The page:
Holiday Sales Look Bullish
– But Retailers Should Be Worried
Economic indicators point to a strong holiday spending season, but there’s a hitch: Low unemployment. How might competition for good seasonal workers interfere with retailer performance in the coming week and – more importantly – years, to come? The answer rests largely on the in-store impressions they make.
What’s $721 billion divided by 650,000? The answer isn’t as straightforward as you think.
This is the formula for projected holiday spending divided by the number of seasonal workers expected to help make those sales. But the result depends less on an equation than on shopper experience.
Retailers are preparing for a red-letter holiday season, with overall spending to increase by 4.3% to 4.8%, according to the National Retail Federation. Little appears to be getting in the way of the tinsel-trimmed shopping carts in terms of economic indicators, with the exception of one hitch, and it’s a big one: low unemployment. More specifically, a shortage of good talent.
The NRF predicts 585,000 to as many as 650,000 seasonal positions will be added this year, an increase of 10% over 2017. Unemployment, meantime, is at a 50-year low of 3.7%. Even if retailers hire enough people to get through the season, will they be the right people, properly trained? Will shoppers leave stores happier that they made the trips thanks to helpful, knowledgeable staff, or will they leave with the taste of resentment in their mouths – bags full, hearts empty?
Retailers shouldn’t just be strategizing employment fulfillment for the holidays – they should be planning it for after the holidays too.
Ho, Ho, Uh-Oh
What happens in the store is important because, despite all the shipping and stocking technologies that entice shoppers toward digital ordering, physical stores are still where retailers can distinguish themselves one from another. And the people working in those stores – in the aisles or in online order fulfillment – matter more now, because so often they are the ones that can make a tangible and emotional difference to shoppers.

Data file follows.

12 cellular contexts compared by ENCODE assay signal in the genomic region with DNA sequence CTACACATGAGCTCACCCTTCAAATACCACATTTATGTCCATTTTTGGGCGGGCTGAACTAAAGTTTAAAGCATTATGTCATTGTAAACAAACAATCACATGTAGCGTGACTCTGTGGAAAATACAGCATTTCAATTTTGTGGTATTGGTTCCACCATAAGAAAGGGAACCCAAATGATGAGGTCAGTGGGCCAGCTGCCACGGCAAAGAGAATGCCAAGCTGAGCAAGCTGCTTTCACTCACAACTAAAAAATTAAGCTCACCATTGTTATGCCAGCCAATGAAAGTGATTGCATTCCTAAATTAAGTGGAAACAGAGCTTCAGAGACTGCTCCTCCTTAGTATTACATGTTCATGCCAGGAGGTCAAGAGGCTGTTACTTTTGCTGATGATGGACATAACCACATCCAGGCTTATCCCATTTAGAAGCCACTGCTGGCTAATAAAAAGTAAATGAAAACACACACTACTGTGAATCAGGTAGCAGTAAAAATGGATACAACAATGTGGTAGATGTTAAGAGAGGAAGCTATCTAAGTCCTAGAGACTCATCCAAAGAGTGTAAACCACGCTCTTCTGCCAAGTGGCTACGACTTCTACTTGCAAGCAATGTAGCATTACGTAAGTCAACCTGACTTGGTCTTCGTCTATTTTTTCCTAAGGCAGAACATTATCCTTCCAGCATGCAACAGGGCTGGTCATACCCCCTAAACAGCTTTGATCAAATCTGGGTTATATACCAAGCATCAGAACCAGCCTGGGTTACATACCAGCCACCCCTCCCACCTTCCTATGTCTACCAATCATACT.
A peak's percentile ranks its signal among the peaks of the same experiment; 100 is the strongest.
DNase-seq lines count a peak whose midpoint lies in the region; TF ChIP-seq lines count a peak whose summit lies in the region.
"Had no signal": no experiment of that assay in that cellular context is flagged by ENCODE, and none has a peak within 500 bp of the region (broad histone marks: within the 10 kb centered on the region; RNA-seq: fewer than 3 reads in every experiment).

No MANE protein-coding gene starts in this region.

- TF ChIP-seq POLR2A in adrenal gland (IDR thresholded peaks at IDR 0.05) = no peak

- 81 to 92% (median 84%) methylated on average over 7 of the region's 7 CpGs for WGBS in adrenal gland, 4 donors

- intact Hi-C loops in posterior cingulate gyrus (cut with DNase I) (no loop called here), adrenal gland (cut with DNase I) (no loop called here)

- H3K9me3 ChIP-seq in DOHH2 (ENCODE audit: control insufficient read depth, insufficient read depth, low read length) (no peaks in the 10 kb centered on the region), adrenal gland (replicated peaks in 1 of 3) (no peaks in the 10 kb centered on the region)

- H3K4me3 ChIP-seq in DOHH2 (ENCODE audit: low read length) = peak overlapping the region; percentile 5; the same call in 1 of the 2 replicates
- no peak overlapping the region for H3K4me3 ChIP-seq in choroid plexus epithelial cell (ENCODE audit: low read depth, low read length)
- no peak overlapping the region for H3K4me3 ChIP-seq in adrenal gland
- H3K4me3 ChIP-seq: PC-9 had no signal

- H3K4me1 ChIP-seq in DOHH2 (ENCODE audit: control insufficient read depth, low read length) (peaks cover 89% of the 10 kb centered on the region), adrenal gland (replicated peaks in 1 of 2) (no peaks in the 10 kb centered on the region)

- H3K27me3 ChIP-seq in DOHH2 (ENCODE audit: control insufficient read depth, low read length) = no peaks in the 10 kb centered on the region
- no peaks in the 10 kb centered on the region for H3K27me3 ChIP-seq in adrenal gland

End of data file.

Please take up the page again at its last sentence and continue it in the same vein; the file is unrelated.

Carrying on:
This weightier role of employee experience occurs when shoppers are feeling financially bullish. Like right now. According to our How America Shops® report, Benchmarking the Future 2018.
- Shoppers do want to spend – 71% said they feel secure or optimistic about their personal finances.
- Much of that spending is still physical. Two-thirds of shoppers, across all age demographics, still make planned and quick trips to brick store for many different categories – every day and special occasion (i.e., the holidays). That’s true even for Gen Z shoppers.
- And they expect those in-store experiences to be easier and faster, whilst giving them more control. They are, for example, relying more heavily on tech to aid and improve their shopping. Two-thirds of Gen Z and Millennial consumers access shopping apps while in the store, receiving perks and rewards in return that make them feel like smart, in-control customers.